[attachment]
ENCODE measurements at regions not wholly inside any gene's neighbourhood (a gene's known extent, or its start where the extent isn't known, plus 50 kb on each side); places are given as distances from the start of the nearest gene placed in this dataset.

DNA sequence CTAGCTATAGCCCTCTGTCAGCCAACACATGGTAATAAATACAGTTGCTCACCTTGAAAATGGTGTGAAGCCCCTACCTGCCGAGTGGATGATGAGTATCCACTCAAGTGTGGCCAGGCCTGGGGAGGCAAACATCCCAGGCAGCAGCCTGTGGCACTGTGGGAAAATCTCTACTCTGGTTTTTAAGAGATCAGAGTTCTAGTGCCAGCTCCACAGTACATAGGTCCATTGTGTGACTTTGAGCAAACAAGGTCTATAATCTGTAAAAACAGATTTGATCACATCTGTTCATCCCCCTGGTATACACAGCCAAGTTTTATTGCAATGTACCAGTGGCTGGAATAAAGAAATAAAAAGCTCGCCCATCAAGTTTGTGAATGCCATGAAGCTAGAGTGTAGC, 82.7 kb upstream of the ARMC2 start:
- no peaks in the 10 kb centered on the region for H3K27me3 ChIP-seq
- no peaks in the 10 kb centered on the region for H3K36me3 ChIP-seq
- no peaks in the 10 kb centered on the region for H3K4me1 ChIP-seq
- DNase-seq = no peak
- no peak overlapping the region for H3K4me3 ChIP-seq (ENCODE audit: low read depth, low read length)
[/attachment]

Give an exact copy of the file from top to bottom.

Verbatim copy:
ENCODE measurements at regions not wholly inside any gene's neighbourhood (a gene's known extent, or its start where the extent isn't known, plus 50 kb on each side); places are given as distances from the start of the nearest gene placed in this dataset.

DNA sequence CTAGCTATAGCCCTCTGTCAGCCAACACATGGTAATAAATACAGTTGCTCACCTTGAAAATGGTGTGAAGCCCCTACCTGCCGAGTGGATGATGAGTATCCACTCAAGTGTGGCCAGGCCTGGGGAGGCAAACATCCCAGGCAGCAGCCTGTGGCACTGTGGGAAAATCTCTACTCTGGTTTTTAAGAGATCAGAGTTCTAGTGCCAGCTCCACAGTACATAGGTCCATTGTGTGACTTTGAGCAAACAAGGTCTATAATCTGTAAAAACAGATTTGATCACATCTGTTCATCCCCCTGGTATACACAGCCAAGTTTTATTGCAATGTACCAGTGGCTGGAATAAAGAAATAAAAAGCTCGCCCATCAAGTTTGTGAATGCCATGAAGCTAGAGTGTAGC, 82.7 kb upstream of the ARMC2 start:
- no peaks in the 10 kb centered on the region for H3K27me3 ChIP-seq
- no peaks in the 10 kb centered on the region for H3K36me3 ChIP-seq
- no peaks in the 10 kb centered on the region for H3K4me1 ChIP-seq
- DNase-seq = no peak
- no peak overlapping the region for H3K4me3 ChIP-seq (ENCODE audit: low read depth, low read length)